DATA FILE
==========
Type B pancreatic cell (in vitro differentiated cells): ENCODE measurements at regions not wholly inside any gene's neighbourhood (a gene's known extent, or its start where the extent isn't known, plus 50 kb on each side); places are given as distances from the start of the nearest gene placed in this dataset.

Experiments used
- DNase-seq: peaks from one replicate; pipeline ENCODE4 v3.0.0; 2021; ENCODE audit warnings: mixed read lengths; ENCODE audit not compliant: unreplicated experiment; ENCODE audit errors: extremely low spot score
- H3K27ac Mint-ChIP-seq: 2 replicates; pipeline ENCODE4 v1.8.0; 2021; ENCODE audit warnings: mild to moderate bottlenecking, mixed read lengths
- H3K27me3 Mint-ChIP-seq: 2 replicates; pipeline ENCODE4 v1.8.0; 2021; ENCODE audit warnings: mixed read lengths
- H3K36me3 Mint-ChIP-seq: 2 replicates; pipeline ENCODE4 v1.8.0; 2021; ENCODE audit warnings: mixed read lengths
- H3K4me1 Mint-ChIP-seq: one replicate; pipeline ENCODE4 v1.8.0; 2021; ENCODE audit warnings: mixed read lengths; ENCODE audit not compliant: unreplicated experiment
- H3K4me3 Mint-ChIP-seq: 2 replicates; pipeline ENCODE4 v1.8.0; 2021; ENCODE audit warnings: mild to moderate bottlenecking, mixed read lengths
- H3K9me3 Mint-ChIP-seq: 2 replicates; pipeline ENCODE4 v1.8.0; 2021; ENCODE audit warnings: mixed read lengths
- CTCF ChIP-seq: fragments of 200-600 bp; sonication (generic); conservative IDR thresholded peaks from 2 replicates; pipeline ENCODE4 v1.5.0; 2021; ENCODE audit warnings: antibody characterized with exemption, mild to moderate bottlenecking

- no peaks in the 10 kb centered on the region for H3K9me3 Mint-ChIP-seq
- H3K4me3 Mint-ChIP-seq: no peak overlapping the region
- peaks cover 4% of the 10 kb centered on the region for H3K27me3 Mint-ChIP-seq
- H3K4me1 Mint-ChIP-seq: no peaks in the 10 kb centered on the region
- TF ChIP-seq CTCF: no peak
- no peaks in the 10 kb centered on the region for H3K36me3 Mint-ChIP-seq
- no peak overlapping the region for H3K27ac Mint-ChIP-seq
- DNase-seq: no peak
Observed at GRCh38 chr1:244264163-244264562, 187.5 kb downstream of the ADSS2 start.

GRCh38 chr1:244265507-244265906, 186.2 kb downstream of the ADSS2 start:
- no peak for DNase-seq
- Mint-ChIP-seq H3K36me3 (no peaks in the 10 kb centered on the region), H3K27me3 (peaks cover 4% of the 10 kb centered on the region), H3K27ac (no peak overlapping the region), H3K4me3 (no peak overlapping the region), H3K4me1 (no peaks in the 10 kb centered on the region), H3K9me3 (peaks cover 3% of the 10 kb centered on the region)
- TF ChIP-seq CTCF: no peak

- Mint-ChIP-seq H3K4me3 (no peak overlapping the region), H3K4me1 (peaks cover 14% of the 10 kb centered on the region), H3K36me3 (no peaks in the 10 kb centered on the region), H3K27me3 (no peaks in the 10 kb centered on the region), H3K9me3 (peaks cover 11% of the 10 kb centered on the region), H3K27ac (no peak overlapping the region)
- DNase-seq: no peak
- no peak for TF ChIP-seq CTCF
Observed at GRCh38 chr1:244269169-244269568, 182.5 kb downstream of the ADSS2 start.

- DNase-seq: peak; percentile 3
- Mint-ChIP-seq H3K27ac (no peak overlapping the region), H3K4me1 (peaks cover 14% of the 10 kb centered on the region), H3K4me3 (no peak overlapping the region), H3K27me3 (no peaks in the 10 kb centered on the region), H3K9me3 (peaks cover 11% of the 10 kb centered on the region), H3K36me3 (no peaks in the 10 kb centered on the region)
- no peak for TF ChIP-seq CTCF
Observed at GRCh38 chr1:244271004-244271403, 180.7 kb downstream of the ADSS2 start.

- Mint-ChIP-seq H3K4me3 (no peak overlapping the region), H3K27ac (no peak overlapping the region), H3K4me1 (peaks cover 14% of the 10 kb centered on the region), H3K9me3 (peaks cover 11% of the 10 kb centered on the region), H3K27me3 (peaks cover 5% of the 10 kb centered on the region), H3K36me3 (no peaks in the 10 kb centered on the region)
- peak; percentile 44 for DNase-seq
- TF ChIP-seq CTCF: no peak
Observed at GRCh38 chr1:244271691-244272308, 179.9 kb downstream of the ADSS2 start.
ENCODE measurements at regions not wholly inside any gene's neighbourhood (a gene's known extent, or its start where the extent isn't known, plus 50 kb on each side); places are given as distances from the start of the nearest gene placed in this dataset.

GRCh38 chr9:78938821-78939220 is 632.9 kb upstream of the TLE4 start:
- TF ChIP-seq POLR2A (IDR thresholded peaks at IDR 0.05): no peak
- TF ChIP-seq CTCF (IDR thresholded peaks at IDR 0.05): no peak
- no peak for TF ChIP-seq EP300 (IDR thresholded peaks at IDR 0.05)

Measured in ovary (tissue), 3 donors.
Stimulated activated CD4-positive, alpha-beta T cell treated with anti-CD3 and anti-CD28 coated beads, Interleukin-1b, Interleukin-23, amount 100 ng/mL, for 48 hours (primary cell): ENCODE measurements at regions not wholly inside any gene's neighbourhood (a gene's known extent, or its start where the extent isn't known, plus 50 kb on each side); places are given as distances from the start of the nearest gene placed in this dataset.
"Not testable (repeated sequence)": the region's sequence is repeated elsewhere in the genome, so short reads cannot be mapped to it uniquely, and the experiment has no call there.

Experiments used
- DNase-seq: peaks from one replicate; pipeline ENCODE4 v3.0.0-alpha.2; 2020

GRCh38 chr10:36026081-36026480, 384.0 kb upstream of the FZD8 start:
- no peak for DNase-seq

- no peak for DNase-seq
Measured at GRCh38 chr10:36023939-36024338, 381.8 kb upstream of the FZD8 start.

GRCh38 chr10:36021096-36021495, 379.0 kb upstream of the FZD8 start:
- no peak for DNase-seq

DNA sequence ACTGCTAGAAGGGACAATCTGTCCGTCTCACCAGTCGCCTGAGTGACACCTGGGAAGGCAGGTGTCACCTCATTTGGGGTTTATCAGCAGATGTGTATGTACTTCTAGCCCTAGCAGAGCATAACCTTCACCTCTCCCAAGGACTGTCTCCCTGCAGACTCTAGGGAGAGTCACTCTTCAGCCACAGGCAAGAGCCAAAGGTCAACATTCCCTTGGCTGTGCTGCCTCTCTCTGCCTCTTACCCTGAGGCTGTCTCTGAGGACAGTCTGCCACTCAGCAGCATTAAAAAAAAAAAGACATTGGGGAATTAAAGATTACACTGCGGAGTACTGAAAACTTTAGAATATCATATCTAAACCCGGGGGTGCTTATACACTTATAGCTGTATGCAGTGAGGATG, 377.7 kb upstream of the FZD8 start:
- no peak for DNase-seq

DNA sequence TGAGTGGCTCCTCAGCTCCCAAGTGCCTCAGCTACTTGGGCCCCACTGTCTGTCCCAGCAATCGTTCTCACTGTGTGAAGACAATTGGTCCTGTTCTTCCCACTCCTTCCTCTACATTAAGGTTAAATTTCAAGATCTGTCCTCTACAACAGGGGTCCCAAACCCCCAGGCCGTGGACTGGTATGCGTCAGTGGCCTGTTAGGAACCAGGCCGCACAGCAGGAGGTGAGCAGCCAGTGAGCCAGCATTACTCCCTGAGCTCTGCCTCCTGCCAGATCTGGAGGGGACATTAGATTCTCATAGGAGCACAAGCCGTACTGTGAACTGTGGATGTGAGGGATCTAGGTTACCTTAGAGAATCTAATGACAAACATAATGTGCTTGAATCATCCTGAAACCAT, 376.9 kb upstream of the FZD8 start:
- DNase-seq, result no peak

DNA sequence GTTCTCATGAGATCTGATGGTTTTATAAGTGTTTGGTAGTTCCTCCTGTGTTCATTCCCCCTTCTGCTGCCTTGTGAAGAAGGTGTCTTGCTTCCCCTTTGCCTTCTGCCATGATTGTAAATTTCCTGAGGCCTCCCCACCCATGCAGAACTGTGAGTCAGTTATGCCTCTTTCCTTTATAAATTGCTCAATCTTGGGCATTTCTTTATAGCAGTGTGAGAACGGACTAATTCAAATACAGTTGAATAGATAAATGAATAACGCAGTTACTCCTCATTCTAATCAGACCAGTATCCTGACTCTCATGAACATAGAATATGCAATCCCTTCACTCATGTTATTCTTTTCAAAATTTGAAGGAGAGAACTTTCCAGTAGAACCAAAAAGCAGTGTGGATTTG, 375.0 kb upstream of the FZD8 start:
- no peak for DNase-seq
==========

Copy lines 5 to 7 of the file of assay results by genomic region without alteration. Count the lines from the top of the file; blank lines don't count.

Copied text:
- H3K27me3 Mint-ChIP-seq: 2 replicates; pipeline ENCODE4 v1.8.0; 2021; ENCODE audit warnings: mixed read lengths
- H3K36me3 Mint-ChIP-seq: 2 replicates; pipeline ENCODE4 v1.8.0; 2021; ENCODE audit warnings: mixed read lengths
- H3K4me1 Mint-ChIP-seq: one replicate; pipeline ENCODE4 v1.8.0; 2021; ENCODE audit warnings: mixed read lengths; ENCODE audit not compliant: unreplicated experiment